Dining Room

‘I am sitting at the round writing table in the dining-room – Marianne is mending me a pen, over the fire place, in order that the bits may drop into the fender.’

– Elizabeth Gaskell, 1857

It must have been quite a squeeze to fit everything – and everyone – in when they entertained, even though the Gaskells’ dining table was large enough to seat 20 guests.

Today, the dining table has been laid for a family lunch with the two main courses of soup and roast meat presented on the table at the same time. The soup was served by Elizabeth at one end of the table and then William carved the meat from the other end. In the 1860s, it was still a novelty to serve each course one after the other, and this setting reflects the ‘old’ style of dining, known as ‘a la française’.

In detail

The round table in front of the window was Elizabeth’s favourite place to write. Visitors to the house soon discovered that Elizabeth did not write in quiet isolation but worked in the midst of a bustling family home, with interruptions from children, callers and servants. Presumably the view of her beloved garden and conservatory (since demolished) was some compensation.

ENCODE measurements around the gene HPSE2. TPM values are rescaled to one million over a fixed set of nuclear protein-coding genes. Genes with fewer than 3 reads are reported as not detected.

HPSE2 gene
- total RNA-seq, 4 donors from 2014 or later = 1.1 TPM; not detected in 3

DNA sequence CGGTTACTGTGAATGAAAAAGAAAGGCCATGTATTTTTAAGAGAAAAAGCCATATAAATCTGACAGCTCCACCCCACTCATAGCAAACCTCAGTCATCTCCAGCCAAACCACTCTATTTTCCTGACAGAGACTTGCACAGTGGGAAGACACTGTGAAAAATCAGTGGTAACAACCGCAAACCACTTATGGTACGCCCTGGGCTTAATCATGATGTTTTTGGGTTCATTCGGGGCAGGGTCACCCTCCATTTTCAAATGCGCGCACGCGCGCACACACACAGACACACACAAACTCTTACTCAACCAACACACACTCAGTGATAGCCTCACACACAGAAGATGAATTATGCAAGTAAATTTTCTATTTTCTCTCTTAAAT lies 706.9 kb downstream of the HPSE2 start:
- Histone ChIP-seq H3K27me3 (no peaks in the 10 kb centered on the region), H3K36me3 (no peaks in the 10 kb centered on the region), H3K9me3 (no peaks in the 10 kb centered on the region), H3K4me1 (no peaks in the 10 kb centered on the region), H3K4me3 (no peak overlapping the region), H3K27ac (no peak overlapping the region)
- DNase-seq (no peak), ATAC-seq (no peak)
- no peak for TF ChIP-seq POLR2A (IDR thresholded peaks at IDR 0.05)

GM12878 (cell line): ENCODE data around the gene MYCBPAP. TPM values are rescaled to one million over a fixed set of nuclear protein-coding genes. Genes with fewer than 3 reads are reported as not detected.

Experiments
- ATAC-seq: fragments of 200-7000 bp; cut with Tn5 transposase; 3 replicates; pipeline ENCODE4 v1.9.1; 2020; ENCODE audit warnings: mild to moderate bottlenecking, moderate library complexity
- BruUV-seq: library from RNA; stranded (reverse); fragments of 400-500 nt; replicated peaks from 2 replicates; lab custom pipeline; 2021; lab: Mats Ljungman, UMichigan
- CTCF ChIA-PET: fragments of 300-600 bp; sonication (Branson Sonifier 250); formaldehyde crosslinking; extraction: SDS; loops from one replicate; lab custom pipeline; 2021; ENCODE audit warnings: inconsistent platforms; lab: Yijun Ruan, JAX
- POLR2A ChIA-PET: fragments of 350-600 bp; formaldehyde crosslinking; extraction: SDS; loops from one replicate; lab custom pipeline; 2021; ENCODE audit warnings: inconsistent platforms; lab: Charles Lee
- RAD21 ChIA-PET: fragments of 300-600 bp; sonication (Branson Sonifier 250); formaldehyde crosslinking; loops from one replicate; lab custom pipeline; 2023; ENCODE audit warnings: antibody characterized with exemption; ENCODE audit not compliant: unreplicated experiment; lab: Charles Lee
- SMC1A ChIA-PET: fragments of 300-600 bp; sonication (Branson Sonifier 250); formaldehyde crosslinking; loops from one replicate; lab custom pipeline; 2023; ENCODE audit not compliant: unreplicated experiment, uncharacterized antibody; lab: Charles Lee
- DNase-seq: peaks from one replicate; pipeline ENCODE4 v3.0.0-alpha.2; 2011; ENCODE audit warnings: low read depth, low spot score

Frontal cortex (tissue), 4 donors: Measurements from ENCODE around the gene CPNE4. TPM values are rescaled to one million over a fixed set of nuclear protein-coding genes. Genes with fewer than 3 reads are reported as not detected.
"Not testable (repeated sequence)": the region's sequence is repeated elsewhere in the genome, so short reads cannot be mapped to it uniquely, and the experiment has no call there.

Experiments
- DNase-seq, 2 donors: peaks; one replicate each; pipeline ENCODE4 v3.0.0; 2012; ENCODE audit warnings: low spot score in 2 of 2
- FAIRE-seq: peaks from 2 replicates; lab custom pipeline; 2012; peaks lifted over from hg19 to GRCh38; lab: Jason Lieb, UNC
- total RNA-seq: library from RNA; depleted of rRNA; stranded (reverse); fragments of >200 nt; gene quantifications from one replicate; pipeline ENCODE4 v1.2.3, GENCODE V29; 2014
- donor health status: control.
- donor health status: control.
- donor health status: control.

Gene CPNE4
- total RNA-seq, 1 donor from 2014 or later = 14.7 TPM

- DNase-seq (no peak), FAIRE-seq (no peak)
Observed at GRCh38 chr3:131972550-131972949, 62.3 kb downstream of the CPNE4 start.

The Life of Charlotte Brontë

Charlotte Brontë and Elizabeth met in 1850; the year that the Gaskells moved to Plymouth Grove. Their friendship lasted for five years until Charlotte’s death in 1855, at the age of 38. Charlotte stayed here three times, in 1851, 1853 and 1854. After Charlotte died, Elizabeth wrote the biography of her friend and fellow novelist. The challenge of writing an accurate and fair account of Charlotte’s life is evident in Elizabeth’s manuscript, in the John Rylands Library, University of Manchester. Each page shows her many corrections and amendments. The life of Charlotte Brontë was published in 1857.